My journey into political engagement and volunteering for the election: Paddi Clay - Biznews

May 26, 2024
I have become a widget in the mighty machine that is a party in full campaign mode.
My journey into political engagement and volunteering for the election: Paddi Clay - Biznews

Engaged in the most crucial South African election in 30 years, a former journalist turned political volunteer joins the Democratic Alliance (DA) to counter bias and misinformation. Despite disillusionment with other parties like Rise Mzansi and ActionSA, commitment to liberal values drives involvement. With disdain for political apathy, the volunteer navigates canvassing challenges, advocating for informed citizenship and active participation in shaping the nation’s future.

Paddi Clay

I have become a widget in the mighty machine that is a party in full campaign mode.

The election that’s upon us is the most important election in South Africa in 30 years, as far as I’m concerned. It features an unprecedented number of political parties and, because of the Electoral Reform Act, the first-ever independent candidates for national and provincial seats. It could see the African National Congress drop below 50%.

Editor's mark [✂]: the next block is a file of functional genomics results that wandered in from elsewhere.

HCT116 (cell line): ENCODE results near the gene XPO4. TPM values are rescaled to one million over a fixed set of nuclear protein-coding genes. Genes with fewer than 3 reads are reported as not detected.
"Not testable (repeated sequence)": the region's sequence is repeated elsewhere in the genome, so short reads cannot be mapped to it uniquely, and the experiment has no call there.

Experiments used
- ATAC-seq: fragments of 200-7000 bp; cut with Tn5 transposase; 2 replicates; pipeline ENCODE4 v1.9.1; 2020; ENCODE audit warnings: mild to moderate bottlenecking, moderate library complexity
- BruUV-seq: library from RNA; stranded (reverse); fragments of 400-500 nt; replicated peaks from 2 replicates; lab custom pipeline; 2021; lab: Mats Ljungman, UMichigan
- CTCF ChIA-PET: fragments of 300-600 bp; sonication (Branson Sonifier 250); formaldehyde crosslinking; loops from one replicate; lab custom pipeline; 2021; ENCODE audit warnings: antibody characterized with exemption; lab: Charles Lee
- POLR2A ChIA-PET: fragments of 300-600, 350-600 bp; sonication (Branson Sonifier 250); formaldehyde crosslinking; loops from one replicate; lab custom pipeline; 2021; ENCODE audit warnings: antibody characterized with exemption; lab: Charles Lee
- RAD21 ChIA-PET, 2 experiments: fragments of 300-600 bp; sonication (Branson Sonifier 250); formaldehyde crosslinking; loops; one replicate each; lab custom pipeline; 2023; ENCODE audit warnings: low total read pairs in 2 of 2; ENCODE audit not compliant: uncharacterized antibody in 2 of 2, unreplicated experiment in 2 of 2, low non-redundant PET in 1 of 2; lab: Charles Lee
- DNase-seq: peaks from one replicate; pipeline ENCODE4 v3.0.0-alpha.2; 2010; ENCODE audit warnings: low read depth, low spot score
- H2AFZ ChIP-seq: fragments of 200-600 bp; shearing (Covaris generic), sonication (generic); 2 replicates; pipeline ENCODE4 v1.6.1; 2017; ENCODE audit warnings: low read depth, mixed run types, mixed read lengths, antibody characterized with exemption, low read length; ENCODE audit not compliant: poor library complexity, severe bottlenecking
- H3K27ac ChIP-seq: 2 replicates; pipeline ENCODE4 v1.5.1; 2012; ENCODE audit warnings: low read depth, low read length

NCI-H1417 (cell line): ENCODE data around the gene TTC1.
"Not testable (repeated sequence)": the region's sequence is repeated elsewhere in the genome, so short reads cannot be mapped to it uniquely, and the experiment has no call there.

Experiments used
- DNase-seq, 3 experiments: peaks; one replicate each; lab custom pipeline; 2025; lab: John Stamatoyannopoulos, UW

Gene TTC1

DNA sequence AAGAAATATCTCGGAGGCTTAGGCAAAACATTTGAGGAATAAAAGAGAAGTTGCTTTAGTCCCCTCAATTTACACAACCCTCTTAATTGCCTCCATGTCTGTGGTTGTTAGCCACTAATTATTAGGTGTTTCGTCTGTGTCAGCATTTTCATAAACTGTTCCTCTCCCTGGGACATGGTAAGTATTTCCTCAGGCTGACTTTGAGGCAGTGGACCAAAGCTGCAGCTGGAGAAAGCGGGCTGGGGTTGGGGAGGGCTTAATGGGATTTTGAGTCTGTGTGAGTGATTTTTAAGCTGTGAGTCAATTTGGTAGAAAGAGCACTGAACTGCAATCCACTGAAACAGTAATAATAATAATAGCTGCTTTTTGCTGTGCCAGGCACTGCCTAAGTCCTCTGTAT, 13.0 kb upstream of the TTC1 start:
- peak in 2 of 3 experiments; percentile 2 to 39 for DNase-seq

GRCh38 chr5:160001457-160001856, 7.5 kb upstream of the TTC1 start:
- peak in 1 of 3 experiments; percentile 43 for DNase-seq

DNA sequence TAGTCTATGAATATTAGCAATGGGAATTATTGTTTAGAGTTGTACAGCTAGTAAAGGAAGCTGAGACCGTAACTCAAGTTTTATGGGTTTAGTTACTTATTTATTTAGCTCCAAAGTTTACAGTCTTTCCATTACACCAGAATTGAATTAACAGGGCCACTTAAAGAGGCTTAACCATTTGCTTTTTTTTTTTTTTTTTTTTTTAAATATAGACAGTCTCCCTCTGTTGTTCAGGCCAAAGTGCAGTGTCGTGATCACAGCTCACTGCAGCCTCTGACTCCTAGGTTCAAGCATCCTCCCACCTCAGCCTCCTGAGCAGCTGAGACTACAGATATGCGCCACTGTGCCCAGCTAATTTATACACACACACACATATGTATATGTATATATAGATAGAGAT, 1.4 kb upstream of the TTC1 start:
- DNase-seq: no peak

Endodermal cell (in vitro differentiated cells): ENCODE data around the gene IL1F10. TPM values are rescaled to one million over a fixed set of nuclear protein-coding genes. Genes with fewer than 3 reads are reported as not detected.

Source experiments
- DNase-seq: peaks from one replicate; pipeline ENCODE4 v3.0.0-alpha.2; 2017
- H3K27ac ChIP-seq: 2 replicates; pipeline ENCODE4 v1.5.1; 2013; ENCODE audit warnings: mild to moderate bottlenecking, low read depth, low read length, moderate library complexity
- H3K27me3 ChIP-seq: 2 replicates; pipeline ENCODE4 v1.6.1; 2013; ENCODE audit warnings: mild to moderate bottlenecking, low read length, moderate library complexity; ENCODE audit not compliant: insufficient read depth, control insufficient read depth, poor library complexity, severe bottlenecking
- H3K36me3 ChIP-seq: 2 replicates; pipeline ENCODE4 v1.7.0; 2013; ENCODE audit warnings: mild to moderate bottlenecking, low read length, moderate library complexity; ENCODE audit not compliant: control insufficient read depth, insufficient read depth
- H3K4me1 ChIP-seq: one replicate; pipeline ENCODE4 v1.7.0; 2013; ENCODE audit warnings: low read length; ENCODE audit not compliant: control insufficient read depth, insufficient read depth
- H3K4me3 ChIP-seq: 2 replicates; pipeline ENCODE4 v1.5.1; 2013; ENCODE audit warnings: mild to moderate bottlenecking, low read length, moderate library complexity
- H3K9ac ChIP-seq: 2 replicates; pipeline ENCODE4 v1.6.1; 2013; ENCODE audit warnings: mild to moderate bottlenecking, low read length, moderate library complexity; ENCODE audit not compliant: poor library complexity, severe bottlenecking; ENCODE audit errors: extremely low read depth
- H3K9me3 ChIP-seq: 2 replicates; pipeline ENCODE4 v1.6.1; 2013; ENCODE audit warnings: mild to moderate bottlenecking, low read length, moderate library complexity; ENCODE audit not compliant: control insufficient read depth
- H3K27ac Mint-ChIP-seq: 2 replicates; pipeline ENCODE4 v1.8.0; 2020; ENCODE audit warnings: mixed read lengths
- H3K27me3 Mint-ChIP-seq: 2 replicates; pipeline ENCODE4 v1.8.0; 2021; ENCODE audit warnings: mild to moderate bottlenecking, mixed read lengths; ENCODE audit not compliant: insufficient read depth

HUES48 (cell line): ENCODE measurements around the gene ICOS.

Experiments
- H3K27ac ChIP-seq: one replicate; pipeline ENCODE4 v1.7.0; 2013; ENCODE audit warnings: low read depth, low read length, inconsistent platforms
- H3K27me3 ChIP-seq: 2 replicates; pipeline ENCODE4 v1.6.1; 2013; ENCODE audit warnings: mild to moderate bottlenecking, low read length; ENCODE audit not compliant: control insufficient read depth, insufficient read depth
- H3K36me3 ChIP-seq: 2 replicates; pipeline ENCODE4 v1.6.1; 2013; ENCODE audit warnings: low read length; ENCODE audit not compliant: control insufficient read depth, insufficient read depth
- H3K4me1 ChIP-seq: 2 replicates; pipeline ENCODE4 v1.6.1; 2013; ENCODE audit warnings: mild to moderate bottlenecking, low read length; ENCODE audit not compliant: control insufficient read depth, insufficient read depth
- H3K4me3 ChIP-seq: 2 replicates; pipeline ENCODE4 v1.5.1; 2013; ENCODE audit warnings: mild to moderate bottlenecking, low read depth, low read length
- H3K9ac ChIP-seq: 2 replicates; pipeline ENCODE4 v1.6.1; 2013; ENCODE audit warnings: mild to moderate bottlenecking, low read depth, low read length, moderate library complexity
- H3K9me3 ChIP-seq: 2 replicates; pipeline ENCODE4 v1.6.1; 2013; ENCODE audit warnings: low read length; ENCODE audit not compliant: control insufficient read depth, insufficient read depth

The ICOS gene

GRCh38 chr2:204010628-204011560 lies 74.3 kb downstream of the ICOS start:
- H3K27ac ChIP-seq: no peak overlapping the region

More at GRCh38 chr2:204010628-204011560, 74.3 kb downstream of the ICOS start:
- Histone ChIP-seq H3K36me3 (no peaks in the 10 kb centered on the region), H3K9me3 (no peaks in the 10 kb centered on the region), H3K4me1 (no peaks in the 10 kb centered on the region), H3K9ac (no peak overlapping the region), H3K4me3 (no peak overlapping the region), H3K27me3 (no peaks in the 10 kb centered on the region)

All this is the reason I recently joined a political party after a 50-year hiatus, and offered myself as a volunteer in the Ward in which I live. Most parties, to my knowledge, will let you help even if you’re not a member, but I wanted to go beyond simply voting by going in, boots and all, as an active participant in this latest democratic battle.